WASHINGTON • The top United States general for Africa has told lawmakers that the military could face "significant" consequences should China take a key port in Djibouti, as Beijing becomes increasingly muscular in Africa in an effort to expand its influence.
Marine General Thomas Waldhauser, the top US military commander overseeing troops in Africa, said he was in the process of rewriting US military strategy in the region with China in mind.
"China has been on the African continent for quite some time, but we, as a combatant command, have not dealt with it in terms of a strategic interest," Gen Waldhauser said.
"We are taking baby steps in that regard."
Last month, Djibouti ended its contract with Dubai's DP World, one of the world's biggest port operators, to run the Doraleh Container Terminal, citing failure to resolve a dispute that began in 2012.
DP World called the move an illegal seizure of the terminal and said it had begun new arbitration proceedings before the London Court of International Arbitration.
During a US congressional hearing on Tuesday, which was dominated by concerns about China's role in Africa, lawmakers said they had seen reports that Djibouti seized control of the port to give it to China as a gift.
China has already built a military base in Djibouti, just kilometres from a critical US military base.
"If this was an illegal seizure of that port, what is to say that government wouldn't illegally terminate our lease before its term is up," said Representative Bradley Byrne, a Republican.
In a letter to US Defence Secretary James Mattis, Mr Byrne said he was concerned about China's influence in Djibouti and the impact it would have on US military and intelligence assets.
Djibouti is strategically located at the southern entrance to the Red Sea on the route to the Suez Canal.
Gen Waldhauser said that if China placed restrictions on the port's use, it could affect resupplying the US base in Djibouti and the ability of US Navy ships to refuel there.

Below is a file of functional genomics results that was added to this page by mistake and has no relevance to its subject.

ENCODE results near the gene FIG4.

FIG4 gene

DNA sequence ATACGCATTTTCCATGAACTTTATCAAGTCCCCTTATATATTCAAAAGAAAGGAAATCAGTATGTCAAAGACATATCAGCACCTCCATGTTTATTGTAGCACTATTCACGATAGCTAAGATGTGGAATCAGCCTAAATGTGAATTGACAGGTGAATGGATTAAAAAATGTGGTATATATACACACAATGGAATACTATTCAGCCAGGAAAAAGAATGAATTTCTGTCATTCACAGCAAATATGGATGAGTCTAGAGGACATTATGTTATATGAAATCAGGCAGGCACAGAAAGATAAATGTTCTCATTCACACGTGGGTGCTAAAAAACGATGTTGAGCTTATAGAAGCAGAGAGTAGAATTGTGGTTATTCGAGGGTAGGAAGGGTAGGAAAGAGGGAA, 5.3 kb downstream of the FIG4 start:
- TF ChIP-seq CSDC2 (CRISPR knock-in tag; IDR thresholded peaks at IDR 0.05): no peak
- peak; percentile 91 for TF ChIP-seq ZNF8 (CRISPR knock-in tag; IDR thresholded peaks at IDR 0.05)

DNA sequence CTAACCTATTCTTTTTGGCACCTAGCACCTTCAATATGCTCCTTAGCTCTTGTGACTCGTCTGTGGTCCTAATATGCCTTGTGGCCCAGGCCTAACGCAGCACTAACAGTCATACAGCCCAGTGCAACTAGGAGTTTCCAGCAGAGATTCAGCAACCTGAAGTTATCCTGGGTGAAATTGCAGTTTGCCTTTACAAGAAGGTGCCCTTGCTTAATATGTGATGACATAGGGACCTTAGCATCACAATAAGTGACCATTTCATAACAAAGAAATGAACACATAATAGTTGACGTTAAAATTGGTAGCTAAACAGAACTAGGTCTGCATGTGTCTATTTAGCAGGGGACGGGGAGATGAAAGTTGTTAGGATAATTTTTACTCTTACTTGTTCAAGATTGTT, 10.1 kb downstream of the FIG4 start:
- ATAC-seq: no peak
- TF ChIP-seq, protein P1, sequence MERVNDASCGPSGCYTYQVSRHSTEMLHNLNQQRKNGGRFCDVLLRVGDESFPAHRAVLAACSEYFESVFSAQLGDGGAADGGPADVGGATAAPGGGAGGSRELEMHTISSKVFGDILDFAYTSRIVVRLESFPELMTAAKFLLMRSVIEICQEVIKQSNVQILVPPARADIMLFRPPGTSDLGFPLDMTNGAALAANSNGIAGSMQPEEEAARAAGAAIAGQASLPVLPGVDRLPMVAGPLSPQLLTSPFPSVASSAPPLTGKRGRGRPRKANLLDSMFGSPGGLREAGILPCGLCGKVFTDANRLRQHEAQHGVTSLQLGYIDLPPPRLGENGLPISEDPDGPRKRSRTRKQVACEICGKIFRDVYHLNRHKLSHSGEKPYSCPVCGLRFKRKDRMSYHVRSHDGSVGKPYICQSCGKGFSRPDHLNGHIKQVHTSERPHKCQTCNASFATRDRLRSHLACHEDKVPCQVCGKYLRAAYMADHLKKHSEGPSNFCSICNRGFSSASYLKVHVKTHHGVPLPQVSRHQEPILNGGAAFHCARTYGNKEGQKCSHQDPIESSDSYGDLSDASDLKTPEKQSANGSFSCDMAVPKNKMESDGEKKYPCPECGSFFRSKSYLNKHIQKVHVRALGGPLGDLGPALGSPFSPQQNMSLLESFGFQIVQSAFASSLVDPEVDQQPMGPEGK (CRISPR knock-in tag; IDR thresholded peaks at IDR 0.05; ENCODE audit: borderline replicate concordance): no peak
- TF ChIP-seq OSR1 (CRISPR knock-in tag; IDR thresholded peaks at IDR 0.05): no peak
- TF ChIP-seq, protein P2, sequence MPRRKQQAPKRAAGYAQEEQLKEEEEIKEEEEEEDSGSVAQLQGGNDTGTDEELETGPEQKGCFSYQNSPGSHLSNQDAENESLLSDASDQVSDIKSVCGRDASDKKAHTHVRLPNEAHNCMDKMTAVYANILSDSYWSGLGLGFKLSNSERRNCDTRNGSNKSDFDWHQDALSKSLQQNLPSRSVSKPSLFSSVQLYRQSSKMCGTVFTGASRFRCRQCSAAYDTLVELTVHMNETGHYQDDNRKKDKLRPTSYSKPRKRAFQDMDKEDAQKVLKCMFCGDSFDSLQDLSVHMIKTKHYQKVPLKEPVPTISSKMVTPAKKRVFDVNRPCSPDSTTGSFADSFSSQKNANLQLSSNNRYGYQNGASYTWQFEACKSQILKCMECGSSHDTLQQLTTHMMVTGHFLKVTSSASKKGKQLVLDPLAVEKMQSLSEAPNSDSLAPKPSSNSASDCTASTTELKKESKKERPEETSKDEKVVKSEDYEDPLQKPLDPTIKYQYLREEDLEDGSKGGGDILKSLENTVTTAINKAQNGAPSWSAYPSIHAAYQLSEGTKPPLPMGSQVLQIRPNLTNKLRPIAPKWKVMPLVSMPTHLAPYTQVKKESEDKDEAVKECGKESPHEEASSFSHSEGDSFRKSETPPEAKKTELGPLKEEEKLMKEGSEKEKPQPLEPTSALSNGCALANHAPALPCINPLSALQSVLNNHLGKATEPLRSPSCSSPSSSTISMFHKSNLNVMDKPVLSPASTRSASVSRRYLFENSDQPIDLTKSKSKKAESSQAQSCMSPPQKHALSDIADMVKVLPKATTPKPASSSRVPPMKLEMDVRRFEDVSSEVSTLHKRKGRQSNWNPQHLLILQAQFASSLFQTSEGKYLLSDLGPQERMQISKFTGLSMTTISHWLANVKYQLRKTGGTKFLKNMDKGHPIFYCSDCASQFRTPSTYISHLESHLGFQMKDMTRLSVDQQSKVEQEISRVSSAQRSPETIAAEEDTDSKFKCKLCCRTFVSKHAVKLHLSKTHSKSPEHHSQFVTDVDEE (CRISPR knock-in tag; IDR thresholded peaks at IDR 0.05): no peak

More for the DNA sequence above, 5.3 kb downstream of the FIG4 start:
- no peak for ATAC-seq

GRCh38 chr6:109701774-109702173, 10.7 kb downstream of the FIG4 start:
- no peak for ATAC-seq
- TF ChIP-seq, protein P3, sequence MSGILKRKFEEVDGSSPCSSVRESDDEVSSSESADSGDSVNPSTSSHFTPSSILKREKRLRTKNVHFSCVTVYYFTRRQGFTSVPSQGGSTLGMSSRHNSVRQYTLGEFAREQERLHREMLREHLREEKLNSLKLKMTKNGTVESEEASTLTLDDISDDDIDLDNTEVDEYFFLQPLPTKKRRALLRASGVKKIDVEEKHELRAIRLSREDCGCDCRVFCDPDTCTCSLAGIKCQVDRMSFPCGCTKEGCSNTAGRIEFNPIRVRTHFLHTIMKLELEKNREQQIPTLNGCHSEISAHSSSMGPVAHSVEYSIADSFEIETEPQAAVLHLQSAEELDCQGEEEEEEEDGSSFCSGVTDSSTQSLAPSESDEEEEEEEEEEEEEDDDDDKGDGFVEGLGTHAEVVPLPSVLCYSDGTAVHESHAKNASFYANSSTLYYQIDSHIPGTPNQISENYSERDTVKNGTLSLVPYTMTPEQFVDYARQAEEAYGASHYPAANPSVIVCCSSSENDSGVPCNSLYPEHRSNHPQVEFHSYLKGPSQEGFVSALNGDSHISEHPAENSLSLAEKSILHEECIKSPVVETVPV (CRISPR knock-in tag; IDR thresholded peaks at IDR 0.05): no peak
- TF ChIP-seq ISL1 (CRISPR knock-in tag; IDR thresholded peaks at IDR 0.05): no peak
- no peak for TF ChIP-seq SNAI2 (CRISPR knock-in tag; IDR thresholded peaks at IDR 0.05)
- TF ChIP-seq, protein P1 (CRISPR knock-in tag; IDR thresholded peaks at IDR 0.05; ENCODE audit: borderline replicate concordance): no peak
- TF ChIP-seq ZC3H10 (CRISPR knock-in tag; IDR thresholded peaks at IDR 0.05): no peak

"If the Chinese took over that port, then the consequences could be significant," Gen Waldhauser said during the House of Representatives Armed Services Committee hearing.
Djibouti hosts a US military base that is home to about 4,000 personnel, including special operations forces, and is a launch pad for operations in Yemen and Somalia.
"There are some indications of (China) looking for additional facilities, specifically on the eastern coast... So Djibouti happens to be the first - there will be more," Gen Waldhauser said.
Speaking in Beijing, Chinese Foreign Ministry spokesman Geng Shuang said he did not know anything about the port situation, but China's cooperation with Africa was neither aimed at any third party nor aimed at excluding anyone.
Gen Waldhauser said that the US would be unable to match the scale of China's investment throughout the continent, noting Beijing's construction of shopping malls, government buildings and even football stadiums.
US Secretary of State Rex Tillerson said on Tuesday the US will give more than US$533 million (S$701 million) in humanitarian aid for victims of conflicts and drought in Ethiopia, Somalia, South Sudan and the West and Central African countries bordering Lake Chad.
But Mr Tillerson contrasted the US' work on the African continent, which he said promoted "sustainable growth", with that of China, which recently pledged US$124 billion for its Silk Road plan to expand links between Asia, Africa, Europe and other places.
Mr Tillerson said China's investment in Africa "encouraged dependency".